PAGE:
We're also looking at a lot of the federal legislation and federal acts that can positively or negatively influence the profession as a whole. So, for example, we weighed in on tariffs recently. We that this is going to influence the cost of construction, and we think that that could potentially be not a good thing for us as a country, and with an economy that's generated through either the purchase of homes or through the construction industry, if that was negatively impacted that would not be a good thing for the industry as a whole.
Recently, even as of last Friday, we made comments on the APA changing asbestos regulations, or proposing to change asbestos regulations, and weighed in on behalf of the profession to say that we do not think of these changes in the regulations is a good thing...."
And then we move on to everything from education and trying to help young designers come out of the burden of debt by possibly providing services in a non-profit sector for a period of time to help alleviate that debt, to taxes on professional fees, and making sure that those are not exorbitant, or don't exist at all if they don't need to."
What are some goals you might have for practicing designers or architects in how they run internship programs?
"...there's two ways, in my experience, even of being in different industries and professions that organizations look at internship opportunities. In one, they look at this as "oh, it's cheap labor"... and I think that's the wrong way to go...but really...your opportunity is to test that end of the market and provide an experience and begin to court that future relationship that could become a future employee of your organization through the opportunity to engage them in all aspects of your organization. That helps them to see what this job is about, it helps them to understand the culture of your organization, it helps them to even maybe hone in on what area of practice they may be interested in, so by giving the broadest exposure to young designers and students within your firm, you're really setting yourself up for the future workforce that you're wanting to hire, and I think even beginning to interject into that internship program, skill gap training that you know that you've experienced in the past by intentionally doing the presentations, workshops with the interns as they're there and giving them the opportunity to do peer-to-peer presentations in front of seasoned executives who've done many presentations, you're now even potentially getting them ready to hit the ground and actually deliver on day one as they start the job. "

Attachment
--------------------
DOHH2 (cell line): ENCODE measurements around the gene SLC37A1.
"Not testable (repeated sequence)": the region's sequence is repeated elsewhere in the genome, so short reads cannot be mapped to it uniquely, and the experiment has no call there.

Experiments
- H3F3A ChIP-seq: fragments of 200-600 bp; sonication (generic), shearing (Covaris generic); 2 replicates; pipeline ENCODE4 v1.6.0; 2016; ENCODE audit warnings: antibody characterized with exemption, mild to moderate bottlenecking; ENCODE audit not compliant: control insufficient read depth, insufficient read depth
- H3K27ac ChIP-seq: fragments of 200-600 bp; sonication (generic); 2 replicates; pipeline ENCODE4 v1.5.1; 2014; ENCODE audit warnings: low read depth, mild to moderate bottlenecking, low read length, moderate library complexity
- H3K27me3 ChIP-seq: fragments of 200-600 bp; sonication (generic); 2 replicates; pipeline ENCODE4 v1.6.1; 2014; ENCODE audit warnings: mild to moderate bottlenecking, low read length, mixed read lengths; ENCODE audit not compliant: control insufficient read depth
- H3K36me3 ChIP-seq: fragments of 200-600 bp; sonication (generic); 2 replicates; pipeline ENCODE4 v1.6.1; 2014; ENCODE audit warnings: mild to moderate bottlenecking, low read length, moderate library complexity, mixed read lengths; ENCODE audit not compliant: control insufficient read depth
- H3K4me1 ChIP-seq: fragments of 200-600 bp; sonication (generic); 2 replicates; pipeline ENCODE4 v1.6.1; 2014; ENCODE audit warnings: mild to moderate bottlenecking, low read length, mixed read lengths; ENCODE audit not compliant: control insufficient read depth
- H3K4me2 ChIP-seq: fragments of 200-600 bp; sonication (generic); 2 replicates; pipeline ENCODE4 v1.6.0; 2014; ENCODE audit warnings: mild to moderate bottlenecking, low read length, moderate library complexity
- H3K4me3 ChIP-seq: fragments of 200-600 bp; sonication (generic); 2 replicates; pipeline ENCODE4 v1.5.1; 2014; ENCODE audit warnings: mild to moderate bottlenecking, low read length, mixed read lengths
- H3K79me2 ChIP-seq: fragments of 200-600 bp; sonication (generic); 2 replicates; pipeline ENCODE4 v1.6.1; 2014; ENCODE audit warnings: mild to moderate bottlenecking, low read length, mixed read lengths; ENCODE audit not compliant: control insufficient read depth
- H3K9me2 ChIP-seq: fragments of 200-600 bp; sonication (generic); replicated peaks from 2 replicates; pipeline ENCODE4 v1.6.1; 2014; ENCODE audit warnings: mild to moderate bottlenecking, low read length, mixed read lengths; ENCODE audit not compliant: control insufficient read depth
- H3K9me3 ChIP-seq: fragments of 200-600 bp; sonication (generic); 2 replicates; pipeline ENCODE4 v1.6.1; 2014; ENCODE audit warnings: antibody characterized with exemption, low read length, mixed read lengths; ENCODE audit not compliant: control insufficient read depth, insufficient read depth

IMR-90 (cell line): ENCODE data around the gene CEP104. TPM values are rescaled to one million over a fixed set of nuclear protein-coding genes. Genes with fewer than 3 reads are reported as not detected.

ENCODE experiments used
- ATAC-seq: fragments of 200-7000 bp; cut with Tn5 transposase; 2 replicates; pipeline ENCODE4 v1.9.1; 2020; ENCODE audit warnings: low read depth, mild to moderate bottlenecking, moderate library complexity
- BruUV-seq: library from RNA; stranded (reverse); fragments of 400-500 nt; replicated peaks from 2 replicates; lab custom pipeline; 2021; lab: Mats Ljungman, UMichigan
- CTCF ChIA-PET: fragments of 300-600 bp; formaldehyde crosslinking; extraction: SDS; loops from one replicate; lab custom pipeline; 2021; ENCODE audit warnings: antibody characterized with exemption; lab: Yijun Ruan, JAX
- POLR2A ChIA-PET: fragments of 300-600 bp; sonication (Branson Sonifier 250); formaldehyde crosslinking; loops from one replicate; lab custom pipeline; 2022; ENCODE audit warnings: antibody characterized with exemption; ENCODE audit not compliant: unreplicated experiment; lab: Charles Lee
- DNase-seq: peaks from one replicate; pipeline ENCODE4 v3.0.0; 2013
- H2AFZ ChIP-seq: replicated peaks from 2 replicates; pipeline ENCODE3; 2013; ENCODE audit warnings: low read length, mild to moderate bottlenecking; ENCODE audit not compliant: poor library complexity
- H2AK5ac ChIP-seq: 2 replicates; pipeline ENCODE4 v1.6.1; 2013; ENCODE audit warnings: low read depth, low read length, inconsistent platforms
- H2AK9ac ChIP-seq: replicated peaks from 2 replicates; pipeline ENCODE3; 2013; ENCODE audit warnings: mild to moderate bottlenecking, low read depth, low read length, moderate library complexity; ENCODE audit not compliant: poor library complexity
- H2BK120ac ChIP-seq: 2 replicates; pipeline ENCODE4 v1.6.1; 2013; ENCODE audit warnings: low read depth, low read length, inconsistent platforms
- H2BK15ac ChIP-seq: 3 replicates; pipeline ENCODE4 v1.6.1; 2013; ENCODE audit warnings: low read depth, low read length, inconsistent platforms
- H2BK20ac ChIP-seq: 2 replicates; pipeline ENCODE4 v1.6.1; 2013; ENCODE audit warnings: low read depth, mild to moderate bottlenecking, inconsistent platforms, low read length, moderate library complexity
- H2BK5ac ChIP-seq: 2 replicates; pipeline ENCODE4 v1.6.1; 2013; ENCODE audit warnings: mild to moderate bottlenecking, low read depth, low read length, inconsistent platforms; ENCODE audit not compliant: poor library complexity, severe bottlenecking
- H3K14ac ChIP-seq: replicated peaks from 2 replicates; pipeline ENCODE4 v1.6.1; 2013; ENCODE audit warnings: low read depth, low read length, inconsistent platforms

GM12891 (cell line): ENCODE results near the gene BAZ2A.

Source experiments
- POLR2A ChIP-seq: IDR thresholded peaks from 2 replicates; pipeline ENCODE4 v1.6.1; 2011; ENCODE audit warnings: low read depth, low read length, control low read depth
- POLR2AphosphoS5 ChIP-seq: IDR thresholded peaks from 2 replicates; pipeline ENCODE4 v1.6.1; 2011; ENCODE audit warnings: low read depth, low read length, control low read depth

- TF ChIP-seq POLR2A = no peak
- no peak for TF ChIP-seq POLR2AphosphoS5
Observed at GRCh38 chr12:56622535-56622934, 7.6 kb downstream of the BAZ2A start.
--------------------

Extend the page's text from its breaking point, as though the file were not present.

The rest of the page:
Where do you see our profession heading in the future?
"...the education is now really focusing more of the creativity of the designer now on the science of "how does that creativity truly impact individuals and people." And obviously there's the building sciences along with that, of how buildings perform...we're bringing others to the table and into the conversation so it's becoming much more interdisciplinary so I think we're beginning to learn how to be better partners with HR, with anthropologists, with other scientists, even healthcare professionals in delivering the spaces that you create and I see interior designers in particular becoming much more leaders of project teams and stepping into a leadership role, versus...delivering something that someone else has envisioned...."
The oldest professional organization for interior designers, ASID has worked for over 43 years to provide advocacy, research, and educational and professional development opportunities to interior designers. We spoke with CEO Randy Fiser about the past, future, and present of this organization.